Doobie had always had one big dream: to own land.
But alas, that seemed unlikely, he reckoned. The $517 monthly check he got from the government barely kept him alive. The government check was, so far as he could tell, the only benefit to possessing an IQ of 61.
Most of the people in his little rural community viewed Doobie as a harmless fool. Even when he was arrested for sniffing paint thinner they laughed it off--especially Doobie's antics when he mounted the witness stand to testify in his own defense.
"Them boys hijacked me!" Doobie told the judge.
The judge several times turned away so the defendant would not see the smile splitting his face.
"Yeah, them boys made me drive their car and that's when they hijacked me! One of 'em stuck a rag soaked in that stuff in my face. That's why I was drivin' at a high rate of speed, so the law would stop me!"
The judge fined Doobie $50 and gave him a suspended jail sentence for huffing intoxicants. He also gave him plenty of time to pay the fine and court costs.
"I need me some land," Doobie told the boys down at the feed store. "But I ain't got but twenty-seven dollars and you can't buy no land for twenty-seven dollar."
"Well, by God, I can sell you some dirt for twenty bucks," said Floyd Dobbins. "Whole damn gallon jug full. You could take that dirt and throw it in the wind by a field and then you could tell folks, 'I own that dirt.'"
This was a whole new concept for Doobie to digest. But it did seem to make a little sense.
"Tell you what, Floyd, let me think about it. I'll see you here tomorrow, you bring that dirt just in case."
"I'll be here as usual and I'll have the dirt," said Floyd.
Doobie went home and thought about it. He thought that he could scoop up some dirt of his own and do the same thing, but that wouldn't really count--he didn't own anywhere to scrape it up from. The only way he could own dirt was buy it.
He ate his baloney sandwich and drank his iced tea and thought about owning a whole gallon of dirt. It wasn't like a big field, but it was a part of the earth. He would own a little piece of the world if he bought that dirt.
And, there was that big, green field out on Mill Road. He could spread his dirt out there and become part owner of that beautiful spot.
"Hot damn, I'm gonna do it, Dookum!" he told his old redbone hound. The dog merely looked up at him with big mournful eyes and scratched.
Doobie was at the feed store the next day before any of the regular boys arrived. He sat on the old wooden porch outside and looked at his $20 bill. Soon, that would be a jug of dirt. He smiled.
Floyd Dobbins rattled in in his scarred old Dodge pickup just before noon. Smiling, he slid out of the truck with a big gallon pickle jar of dirt in his hand. It was black loam, good bottomland dirt.
"This here is some of the finest dirt in this here part of the state, by God," he told Doobie. He held out the jug. "Here, look it over, it's your land."
Doobie took the big jug. A gallon of dirt was pretty heavy, he noticed. He would own a bigger chunk of the earth that he'd even thought. And it sure was fine dirt.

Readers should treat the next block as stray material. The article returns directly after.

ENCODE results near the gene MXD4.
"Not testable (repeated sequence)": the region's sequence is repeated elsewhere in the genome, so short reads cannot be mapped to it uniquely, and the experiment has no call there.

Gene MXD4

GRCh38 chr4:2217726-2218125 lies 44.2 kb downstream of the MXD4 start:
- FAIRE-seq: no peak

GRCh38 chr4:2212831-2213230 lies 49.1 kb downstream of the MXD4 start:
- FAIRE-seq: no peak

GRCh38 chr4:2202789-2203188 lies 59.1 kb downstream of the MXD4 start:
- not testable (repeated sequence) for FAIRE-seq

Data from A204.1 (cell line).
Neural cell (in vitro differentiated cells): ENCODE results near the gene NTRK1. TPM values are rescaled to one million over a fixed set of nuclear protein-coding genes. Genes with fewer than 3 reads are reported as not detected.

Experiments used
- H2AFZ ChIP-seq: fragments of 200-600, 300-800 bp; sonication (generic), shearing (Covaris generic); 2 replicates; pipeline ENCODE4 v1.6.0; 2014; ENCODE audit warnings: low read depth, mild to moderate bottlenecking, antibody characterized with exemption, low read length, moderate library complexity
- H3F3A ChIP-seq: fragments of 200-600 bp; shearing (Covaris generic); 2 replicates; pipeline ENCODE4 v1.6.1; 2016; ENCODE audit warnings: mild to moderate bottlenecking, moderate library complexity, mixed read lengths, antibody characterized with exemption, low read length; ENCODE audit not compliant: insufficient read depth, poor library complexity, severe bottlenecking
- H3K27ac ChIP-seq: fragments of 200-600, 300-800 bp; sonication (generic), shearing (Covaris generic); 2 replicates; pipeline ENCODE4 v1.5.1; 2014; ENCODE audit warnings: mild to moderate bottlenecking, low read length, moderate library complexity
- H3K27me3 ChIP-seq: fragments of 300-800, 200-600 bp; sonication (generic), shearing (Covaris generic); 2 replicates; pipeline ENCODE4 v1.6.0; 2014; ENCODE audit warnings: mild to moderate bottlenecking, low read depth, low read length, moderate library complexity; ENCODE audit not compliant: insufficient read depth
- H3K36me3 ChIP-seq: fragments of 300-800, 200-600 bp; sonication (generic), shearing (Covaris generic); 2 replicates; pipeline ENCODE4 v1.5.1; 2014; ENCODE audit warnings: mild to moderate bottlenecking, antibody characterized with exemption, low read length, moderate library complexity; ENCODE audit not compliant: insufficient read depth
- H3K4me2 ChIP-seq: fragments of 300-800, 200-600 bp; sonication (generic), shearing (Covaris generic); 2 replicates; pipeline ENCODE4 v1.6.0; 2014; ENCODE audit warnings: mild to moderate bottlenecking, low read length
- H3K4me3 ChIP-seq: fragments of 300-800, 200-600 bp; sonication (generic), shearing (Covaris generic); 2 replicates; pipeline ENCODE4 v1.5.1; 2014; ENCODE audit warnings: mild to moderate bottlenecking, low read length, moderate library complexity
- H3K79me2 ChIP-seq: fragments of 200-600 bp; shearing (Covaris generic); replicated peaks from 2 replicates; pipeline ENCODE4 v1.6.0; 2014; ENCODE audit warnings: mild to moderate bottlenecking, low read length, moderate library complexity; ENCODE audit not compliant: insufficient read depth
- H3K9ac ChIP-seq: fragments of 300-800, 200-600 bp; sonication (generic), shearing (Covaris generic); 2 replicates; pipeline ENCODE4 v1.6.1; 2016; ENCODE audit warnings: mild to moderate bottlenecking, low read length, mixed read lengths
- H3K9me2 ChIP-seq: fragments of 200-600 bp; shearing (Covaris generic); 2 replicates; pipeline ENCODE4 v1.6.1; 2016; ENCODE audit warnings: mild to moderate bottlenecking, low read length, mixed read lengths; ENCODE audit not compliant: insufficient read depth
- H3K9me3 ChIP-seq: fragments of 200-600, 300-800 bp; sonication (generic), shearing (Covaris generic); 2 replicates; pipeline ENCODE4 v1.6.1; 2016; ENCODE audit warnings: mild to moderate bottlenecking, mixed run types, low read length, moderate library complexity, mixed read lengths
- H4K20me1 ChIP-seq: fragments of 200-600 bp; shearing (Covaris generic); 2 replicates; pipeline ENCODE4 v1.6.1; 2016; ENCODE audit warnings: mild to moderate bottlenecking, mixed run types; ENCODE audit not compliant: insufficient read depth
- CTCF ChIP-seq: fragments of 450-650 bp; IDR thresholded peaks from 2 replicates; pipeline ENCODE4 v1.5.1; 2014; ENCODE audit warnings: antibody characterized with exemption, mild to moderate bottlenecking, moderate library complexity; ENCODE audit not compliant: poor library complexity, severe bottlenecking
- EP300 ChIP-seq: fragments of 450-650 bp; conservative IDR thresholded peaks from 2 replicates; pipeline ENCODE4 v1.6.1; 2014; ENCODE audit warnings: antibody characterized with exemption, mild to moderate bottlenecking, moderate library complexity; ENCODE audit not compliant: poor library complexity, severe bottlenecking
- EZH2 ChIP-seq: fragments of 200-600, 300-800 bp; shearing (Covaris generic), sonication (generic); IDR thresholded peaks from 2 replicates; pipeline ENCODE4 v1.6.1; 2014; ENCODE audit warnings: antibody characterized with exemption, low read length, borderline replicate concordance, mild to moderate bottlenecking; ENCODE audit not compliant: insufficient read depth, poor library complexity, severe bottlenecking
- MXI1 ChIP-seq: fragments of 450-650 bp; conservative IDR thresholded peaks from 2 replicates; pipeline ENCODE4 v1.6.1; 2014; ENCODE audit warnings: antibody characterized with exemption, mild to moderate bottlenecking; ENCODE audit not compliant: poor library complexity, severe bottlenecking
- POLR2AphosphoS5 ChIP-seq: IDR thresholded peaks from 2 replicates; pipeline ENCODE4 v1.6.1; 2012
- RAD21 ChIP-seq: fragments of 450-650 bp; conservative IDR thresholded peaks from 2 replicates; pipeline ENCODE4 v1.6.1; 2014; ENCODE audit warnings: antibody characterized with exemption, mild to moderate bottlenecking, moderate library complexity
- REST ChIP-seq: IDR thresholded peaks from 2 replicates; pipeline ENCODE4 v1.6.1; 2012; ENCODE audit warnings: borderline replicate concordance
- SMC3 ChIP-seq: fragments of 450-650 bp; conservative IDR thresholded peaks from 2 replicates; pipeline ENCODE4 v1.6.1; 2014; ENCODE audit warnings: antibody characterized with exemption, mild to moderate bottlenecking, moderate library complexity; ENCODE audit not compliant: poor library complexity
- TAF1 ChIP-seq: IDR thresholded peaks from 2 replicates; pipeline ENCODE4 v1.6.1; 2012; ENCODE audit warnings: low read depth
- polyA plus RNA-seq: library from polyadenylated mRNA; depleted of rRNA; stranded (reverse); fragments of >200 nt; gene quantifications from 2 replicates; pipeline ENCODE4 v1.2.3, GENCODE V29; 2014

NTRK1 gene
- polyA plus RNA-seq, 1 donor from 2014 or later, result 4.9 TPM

"I reckon that's 'bout the purtiest dirt I ever did see," he told Floyd. "Here's your money, now you gonna give me a deed for it ain't you?"
Floyd looked a bit perplexed. But he would humor Doobie.
"Why sure, I'll fix up the deed right here, let me get some paper." He went in the feed store and came back out with a blank sheet of notebook paper.
"See here what I'm writin'," he told Doobie. "This here gallon of good fine bottom loam dirt is owned by Doobie Robertson for all times until death do them part."
Doobie couldn't read but he took Floyd's word for it. Floyd was his buddy, Floyd wouldn't screw him up. Floyd had made it possible for him to be a dirt-owner. Floyd was just about a genius.
"Well, I reckon that's it," said Floyd, sticking the twenty in his top bib pocket. "You are a certified dirt owner, boy! How does it feel?"
"Purty damn good," Doobie grinned. He felt a whole new sense of power.
Within the hour he'd ridden his wobbly old bicycle out to the field on Mill Road. He put the gallon jug holding his dirt in a croaker sack and tied it over his shoulder. He couldn't risk dropping it and losing his precious cargo.
There wasn't much wind, but there was enough. Doobie crossed the fence and walked out into the lush Jap hay. He scooped out handfuls of the rich loam and flung it to the wind. His land grew and grew as he walked in the field, until his jug was empty.
He then went up the little rise across the road and looked back down. Damn, his dirt was in a fine spot!
He whistled all the way home, pedaling that old bike. He could ride out every day and look at where his dirt was. He could tell other folks and let them see it too.
Things were looking up for him, he believed. Yep, things were turning good.
Word quickly spread around the community that Floyd Dobbins had sold Doobie Robertson a gallon of dirt for twenty dollars. The folks in town had two widely diverse opinions of that action.